abstract = "Noise from wind turbines (WTs) has been reported more annoying than traffic noise at similar levels, and concerns have been raised about whether WT noise (WTN) can increase risk for cardiovascular disease. We aimed to investigate if long-term exposure to WTN increases risk for hypertension, estimated as redemption of prescriptions for antihypertensive drugs. We identified all Danish dwellings within a radius of 20 WT heights from a WT and 25{\%} randomly selected dwellings within 20–40 WT heights radius. Using data on WT type and hourly wind conditions at each WT, we estimated hourly outdoor (10–10,000 Hz) and low frequency (LF: 10–160 Hz) indoor WTN for all dwellings, and aggregated it as long-term nighttime running means. From nationwide registries, we identified 535,675 persons age 25–85 years living in these dwellings for >1 year from 1996 to 2013, of whom 83,729 fulfilled our case definition of redeeming ≥2 prescriptions and ≥180 defined daily doses of antihypertensive drugs within a year. Data were analyzed using Poisson regression according to categories of WTN exposure and adjustment for individual and area-level covariates. We found no associations between 5-year mean exposure to WTN during night and redemption of antihypertensives, with hazard ratios (HR) of 0.91 (95{\%} confidence intervals (CI): 0.78–1.06) for outdoor WTN ≥ 42 dB(A) and of 1.06 (CI: 0.83–1.35) for indoor LF WTN ≥ 15 dB(A) when compared to the reference WTN levels (<24 dB(A) and <5 dB(A), respectively). The lack of association was consistent across sub-populations of people living on farms, far from major roads and with high validity of the noise estimate. For people younger than 65 years we found HRs of 0.81 (95{\%} CI: 0.67–0.98) and 0.94 (95{\%} CI: 0.68–1.30) for outdoor WTN ≥ 42 dB(A) and indoor WTN ≥ 15 dB(A), respectively, whereas for people above 65 years the corresponding HRs were 1.17 (95{\%} CI: 0.90–1.52) and 1.28 (95{\%} CI: 0.87–1.88). In conclusion, the present study does not support an association between WTN and redemption of antihypertensive medication.",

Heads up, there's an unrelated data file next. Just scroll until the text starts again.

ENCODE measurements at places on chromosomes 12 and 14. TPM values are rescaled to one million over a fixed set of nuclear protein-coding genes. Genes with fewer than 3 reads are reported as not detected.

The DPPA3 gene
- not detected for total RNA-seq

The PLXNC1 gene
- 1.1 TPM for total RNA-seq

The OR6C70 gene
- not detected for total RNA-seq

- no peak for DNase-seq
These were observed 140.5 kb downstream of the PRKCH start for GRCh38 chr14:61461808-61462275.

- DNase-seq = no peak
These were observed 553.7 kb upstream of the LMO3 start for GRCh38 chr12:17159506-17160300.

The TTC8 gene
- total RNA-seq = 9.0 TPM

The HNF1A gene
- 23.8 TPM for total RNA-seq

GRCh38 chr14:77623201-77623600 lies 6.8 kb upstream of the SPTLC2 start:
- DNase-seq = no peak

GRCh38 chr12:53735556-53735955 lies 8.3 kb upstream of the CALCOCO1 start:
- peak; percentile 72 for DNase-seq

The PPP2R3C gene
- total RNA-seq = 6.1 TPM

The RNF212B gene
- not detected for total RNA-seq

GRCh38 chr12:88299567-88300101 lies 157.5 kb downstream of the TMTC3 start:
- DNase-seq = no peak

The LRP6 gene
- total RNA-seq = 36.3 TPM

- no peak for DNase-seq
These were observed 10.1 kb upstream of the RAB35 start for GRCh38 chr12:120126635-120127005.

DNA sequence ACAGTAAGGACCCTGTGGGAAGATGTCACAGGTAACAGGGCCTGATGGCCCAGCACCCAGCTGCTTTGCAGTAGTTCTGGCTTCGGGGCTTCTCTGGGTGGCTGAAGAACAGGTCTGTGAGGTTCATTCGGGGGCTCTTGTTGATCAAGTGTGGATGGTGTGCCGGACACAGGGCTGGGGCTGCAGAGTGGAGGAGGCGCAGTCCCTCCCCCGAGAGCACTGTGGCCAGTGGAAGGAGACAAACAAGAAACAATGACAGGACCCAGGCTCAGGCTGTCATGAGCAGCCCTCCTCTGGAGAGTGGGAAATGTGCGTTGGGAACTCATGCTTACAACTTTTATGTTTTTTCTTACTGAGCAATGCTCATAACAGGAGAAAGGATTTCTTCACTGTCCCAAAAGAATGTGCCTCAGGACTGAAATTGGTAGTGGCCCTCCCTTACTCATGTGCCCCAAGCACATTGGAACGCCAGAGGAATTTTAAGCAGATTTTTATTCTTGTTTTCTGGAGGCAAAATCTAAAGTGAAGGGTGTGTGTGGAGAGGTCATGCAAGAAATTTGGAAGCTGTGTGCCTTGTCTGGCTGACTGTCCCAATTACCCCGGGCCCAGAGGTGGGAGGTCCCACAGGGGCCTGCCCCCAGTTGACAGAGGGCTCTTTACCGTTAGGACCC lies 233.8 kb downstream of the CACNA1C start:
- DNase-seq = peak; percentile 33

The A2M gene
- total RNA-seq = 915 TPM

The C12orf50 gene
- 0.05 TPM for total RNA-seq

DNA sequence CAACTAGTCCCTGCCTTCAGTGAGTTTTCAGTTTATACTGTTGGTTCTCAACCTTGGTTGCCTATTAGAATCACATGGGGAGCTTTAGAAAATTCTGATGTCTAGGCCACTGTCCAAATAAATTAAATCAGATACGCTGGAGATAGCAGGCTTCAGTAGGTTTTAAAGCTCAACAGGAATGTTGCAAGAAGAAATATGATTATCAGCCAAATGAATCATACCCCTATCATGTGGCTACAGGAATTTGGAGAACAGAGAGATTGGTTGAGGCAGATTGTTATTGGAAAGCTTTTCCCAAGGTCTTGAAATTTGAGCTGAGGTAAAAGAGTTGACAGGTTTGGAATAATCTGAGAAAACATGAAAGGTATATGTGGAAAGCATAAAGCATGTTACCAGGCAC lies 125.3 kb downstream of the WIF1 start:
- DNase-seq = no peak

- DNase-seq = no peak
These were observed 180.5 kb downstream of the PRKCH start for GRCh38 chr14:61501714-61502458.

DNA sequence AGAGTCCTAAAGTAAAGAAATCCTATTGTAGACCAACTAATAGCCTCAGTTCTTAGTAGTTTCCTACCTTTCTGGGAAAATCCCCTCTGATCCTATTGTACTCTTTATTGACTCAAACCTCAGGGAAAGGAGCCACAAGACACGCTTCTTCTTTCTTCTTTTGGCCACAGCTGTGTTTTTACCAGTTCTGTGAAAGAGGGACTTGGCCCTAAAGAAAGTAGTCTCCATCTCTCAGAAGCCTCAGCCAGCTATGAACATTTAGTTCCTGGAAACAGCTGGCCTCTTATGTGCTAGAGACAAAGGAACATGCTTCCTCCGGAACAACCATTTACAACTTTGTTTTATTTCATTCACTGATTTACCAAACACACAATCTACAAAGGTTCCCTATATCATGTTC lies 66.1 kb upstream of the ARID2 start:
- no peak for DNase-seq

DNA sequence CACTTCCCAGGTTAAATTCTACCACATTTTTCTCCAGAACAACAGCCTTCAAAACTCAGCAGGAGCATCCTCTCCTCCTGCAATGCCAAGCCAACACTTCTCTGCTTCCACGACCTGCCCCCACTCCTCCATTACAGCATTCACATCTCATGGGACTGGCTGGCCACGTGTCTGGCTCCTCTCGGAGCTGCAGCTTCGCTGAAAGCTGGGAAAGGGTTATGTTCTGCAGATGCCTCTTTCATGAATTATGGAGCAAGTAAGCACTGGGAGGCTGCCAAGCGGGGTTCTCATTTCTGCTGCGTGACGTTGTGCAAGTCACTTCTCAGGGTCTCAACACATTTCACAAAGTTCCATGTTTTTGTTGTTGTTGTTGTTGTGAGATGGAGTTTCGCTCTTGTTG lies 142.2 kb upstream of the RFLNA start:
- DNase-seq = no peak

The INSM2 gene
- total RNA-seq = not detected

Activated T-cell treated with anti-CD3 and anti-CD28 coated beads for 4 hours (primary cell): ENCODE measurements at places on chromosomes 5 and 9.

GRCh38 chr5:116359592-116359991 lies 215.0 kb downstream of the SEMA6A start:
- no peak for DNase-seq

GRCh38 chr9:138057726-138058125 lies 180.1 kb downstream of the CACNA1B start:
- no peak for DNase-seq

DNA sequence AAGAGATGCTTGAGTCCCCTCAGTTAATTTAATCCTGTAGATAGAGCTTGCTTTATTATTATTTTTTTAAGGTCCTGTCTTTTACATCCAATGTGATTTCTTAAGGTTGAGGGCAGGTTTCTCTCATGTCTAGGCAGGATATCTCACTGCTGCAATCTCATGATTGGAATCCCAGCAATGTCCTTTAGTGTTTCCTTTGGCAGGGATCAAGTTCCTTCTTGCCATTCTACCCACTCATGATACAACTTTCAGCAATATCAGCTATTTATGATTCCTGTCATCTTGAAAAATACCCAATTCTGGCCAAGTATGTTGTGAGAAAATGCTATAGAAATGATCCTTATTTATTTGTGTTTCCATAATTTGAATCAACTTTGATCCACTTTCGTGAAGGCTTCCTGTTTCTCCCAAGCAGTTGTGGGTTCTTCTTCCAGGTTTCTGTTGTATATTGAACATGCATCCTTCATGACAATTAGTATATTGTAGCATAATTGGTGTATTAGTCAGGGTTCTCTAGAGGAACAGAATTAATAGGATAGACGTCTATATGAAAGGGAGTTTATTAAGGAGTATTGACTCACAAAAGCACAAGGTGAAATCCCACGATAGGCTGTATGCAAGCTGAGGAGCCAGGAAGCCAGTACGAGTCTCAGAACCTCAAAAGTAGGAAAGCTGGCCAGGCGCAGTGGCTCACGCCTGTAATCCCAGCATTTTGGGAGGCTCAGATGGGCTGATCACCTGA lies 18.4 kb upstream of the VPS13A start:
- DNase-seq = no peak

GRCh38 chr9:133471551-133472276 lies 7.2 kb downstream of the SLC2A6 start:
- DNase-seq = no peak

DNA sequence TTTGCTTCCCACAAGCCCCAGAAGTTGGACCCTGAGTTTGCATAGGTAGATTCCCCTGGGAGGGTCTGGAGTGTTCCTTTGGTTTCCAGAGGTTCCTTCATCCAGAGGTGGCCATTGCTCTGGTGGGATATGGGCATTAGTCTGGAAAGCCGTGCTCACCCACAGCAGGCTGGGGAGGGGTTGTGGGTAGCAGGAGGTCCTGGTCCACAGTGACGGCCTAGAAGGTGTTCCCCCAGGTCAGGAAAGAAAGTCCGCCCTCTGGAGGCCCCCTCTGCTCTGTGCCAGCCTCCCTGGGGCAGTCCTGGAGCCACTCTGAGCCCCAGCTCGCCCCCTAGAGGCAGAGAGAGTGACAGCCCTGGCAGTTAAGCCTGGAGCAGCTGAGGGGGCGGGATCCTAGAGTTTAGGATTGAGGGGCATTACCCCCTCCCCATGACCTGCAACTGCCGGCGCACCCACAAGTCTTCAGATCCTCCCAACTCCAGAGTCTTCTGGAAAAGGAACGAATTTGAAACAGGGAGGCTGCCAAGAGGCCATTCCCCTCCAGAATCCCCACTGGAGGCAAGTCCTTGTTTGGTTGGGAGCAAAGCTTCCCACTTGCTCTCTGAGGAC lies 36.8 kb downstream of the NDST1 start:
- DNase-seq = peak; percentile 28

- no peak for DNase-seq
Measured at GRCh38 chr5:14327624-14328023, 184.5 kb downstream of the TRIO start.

author = "Poulsen, {Aslak H.} and Ole Raaschou-Nielsen and Alfredo Pe{\~n}a and Hahmann, {Andrea N.} and Nordsborg, {Rikke Baastrup} and Matthias Ketzel and J{\o}rgen Brandt and Mette S{\o}rensen",
year = "2018",
doi = "10.1016/j.envint.2018.08.054",
language = "English",
volume = "121",
pages = "204--215",
journal = "Environment International",
issn = "0160-4120",
publisher = "Pergamon Press",
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}

Poulsen, AH, Raaschou-Nielsen, O, Peña, A, Hahmann, AN, Nordsborg, RB, Ketzel, M, Brandt, J & Sørensen, M 2018, 'Long-term exposure to wind turbine noise and redemption of antihypertensive medication: A nationwide cohort study', Environment International, bind 121, nr. 1, s. 204-215. https://doi.org/10.1016/j.envint.2018.08.054

Long-term exposure to wind turbine noise and redemption of antihypertensive medication : A nationwide cohort study. / Poulsen, Aslak H.; Raaschou-Nielsen, Ole; Peña, Alfredo; Hahmann, Andrea N.; Nordsborg, Rikke Baastrup; Ketzel, Matthias; Brandt, Jørgen; Sørensen, Mette.

I: Environment International, Bind 121, Nr. 1, 2018, s. 204-215.

Publikation: Bidrag til tidsskriftTidsskriftartikelForskningpeer review

TY - JOUR

T1 - Long-term exposure to wind turbine noise and redemption of antihypertensive medication

T2 - A nationwide cohort study

AU - Poulsen, Aslak H.

AU - Raaschou-Nielsen, Ole

AU - Peña, Alfredo

AU - Hahmann, Andrea N.

AU - Nordsborg, Rikke Baastrup

AU - Ketzel, Matthias

AU - Brandt, Jørgen

AU - Sørensen, Mette

PY - 2018

Y1 - 2018